Schuberth, one of Formula 1’s four helmet suppliers, do not anticipate any problems with visor cameras as the sport’s bosses look to have them installed in every driver’s helmet.
Following a meeting of the F1 Commission in London in April, the FIA announced that from the 2023 season, every driver would be mandated to have the visor camera installed.
In the statement, the FIA said the proposal to add them to all helmets “passed unanimously”.
“The latest generation of helmet cameras that have recently been experimented with at events have proved a great success,” the statement read.
“The fans are clearly reacting positively to it and find it a valuable addition to the TV broadcasts of the grands prix. A proposal to make the helmet camera mandatory for all drivers from 2023 and to adapt the technical regulations accordingly has passed unanimously.”
This is what the drivers see at @Circuitcat_eng! 👀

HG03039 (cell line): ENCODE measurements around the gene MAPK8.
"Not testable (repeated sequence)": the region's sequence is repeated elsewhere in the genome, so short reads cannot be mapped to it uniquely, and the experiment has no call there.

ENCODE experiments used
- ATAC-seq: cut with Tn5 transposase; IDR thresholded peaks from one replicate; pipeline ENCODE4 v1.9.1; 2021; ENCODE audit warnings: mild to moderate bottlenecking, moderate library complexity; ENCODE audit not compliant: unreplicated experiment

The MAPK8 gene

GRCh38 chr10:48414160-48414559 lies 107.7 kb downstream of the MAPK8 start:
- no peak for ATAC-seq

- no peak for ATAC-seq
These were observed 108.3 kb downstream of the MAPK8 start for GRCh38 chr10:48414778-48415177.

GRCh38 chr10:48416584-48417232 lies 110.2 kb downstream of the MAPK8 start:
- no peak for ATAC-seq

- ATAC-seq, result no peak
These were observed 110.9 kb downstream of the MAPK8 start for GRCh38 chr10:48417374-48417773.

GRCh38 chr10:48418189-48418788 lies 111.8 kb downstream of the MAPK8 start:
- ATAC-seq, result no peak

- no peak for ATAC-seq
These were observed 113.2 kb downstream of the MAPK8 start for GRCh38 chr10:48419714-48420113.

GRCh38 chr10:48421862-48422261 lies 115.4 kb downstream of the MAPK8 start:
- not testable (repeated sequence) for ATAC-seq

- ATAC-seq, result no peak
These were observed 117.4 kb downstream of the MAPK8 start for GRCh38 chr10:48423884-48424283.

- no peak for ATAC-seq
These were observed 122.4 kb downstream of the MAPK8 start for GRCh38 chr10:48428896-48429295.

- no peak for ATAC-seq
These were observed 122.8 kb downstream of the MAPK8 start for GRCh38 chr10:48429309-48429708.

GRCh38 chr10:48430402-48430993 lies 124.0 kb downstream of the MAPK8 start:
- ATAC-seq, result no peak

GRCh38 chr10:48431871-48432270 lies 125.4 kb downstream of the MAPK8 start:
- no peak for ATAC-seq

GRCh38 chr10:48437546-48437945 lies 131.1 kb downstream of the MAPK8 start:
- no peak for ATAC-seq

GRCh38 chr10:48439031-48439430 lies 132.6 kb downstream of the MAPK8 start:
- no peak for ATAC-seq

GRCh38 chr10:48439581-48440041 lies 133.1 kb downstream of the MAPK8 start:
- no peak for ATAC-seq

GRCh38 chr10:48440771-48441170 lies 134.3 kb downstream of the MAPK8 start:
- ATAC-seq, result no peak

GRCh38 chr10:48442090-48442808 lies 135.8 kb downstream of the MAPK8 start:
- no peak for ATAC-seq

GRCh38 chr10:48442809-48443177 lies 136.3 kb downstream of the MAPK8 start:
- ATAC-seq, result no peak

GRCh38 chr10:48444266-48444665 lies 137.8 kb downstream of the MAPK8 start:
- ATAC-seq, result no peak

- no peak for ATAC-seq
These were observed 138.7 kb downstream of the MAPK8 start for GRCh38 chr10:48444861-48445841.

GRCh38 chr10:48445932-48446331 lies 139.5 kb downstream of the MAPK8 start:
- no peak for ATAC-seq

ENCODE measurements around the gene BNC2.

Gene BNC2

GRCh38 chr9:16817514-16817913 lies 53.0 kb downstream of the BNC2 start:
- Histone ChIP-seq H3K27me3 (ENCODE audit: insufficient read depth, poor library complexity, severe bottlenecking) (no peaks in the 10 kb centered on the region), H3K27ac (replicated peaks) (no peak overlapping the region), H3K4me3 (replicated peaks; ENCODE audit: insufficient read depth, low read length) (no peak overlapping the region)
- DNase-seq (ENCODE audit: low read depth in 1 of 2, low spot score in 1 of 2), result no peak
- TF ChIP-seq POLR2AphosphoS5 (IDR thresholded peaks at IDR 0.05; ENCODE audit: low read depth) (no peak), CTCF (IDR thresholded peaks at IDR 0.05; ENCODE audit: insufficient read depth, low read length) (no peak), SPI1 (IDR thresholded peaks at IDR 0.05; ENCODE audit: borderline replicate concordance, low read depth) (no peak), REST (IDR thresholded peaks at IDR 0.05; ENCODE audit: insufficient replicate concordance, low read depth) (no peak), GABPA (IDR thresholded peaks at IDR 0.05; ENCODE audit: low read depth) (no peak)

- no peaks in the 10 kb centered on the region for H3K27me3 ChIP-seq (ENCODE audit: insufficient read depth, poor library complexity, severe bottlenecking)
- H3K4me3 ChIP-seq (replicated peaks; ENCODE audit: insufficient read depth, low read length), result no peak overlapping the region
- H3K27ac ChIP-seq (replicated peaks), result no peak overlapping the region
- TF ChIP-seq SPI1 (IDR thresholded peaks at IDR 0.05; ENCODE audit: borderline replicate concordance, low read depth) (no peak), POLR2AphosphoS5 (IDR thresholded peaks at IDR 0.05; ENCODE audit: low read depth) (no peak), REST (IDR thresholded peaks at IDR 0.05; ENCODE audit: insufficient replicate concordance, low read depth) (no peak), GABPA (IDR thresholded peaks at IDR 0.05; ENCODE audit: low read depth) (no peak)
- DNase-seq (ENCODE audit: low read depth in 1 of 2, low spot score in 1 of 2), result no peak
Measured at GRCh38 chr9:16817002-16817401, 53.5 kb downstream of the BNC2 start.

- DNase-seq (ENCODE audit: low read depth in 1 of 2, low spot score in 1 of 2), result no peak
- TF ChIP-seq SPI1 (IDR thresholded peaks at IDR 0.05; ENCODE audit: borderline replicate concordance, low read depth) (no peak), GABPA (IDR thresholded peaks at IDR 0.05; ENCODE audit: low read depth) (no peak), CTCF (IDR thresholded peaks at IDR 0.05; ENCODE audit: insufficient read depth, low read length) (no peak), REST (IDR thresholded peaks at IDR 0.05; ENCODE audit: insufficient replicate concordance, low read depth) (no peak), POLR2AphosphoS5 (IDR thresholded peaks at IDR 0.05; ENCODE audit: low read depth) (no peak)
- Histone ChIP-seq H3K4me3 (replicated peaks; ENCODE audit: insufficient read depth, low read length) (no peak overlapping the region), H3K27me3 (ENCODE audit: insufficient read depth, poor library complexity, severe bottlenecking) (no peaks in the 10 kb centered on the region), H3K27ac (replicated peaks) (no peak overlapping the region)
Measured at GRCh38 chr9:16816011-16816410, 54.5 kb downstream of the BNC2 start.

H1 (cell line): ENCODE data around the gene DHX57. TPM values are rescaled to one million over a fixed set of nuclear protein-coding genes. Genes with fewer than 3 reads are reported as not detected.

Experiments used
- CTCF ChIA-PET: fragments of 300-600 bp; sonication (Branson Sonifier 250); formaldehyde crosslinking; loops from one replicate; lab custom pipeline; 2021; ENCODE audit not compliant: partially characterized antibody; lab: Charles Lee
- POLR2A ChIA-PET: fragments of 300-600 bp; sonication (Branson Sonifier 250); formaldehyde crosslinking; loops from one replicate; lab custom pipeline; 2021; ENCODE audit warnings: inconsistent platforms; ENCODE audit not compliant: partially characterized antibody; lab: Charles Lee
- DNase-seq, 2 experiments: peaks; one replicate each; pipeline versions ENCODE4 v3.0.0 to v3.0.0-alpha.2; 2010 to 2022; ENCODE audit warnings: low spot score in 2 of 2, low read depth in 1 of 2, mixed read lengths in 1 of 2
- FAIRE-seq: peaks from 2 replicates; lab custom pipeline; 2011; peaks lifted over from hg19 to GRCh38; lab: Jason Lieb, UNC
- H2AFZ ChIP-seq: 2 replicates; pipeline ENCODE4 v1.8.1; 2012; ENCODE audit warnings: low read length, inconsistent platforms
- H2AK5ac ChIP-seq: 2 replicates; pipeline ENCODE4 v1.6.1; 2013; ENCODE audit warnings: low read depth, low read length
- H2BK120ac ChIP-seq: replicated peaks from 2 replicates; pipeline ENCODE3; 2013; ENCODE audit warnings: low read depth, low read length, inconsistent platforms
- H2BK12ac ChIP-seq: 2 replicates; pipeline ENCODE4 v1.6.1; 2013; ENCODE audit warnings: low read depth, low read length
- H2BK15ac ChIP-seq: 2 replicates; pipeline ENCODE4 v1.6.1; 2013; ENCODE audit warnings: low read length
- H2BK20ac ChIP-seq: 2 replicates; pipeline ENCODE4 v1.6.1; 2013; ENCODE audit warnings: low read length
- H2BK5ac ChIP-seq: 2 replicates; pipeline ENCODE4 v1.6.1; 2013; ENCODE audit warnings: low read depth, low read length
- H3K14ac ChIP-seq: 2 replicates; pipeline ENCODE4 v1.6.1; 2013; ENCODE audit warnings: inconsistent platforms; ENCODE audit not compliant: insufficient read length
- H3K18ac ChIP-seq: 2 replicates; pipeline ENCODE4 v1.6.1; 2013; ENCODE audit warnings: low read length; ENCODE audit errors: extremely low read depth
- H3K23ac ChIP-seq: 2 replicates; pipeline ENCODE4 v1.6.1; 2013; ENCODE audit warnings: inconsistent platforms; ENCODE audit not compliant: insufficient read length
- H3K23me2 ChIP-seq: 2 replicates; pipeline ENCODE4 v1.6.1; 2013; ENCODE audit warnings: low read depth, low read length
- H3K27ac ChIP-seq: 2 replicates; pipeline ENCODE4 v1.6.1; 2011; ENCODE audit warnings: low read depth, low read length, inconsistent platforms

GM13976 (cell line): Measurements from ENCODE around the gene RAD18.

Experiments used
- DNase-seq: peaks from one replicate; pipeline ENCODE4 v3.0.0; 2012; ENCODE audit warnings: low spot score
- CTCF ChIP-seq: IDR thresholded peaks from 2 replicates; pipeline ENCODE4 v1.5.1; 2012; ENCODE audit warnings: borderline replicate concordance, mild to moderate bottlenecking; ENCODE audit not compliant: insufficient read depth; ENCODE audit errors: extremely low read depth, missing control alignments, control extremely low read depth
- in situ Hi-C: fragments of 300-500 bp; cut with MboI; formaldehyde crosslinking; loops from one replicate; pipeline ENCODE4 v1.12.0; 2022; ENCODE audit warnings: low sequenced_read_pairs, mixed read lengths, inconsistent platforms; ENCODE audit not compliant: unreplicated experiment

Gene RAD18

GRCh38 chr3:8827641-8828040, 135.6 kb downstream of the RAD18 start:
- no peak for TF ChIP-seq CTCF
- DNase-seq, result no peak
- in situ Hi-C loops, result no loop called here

— Formula 1 (@F1) May 20, 2022
Currently there are four helmet manufacturers in the sport which are Schuberth, Bell, Arai and Stilo. Bell is by far the most popular, with 12 of the 20 drivers wearing one. Daniel Ricciardo, Yuki Tsunoda and Sebastian Vettel all use Arai while Valtteri Bottas and Lance Stroll wear Stilo.
The final manufacturer, Schuberth, said they are waiting for more information from the FIA on the exact technicalities of the visor camera but did not foresee any problems.
“We are ready to test it and don’t expect any problems,” Schuberth said in a statement to the Dutch edition of Motorsport.com. “We are awaiting further instructions and the materials, including the camera. The F1, FOM or FIA will have to circulate a thorough information sheet.”
Reigning World Champion Max Verstappen uses a Schuberth helmet, as does his Red Bull team-mate Sergio Perez and Haas’ Mick Schumacher.
The camera has a diameter of eight millimetres and weighs 2.5 grams. It is fitted at eye level inside some of the padding of the helmet.
As well as the visor camera being introduced into all helmets for the 2023 season, the FIA at the same meeting announced they would trial a reduction in tyres allocated at two weekends in order to meet sustainability targets.
“The Commission unanimously agreed to trial a reduction in the tyre allocation from 13 sets to 11 at two events in the 2023 season,” the statement read.
“This will be done to evaluate the impact of the reduction in tyre allocation on track running, with the overall intention to move to more sustainable use of tyres in the future.”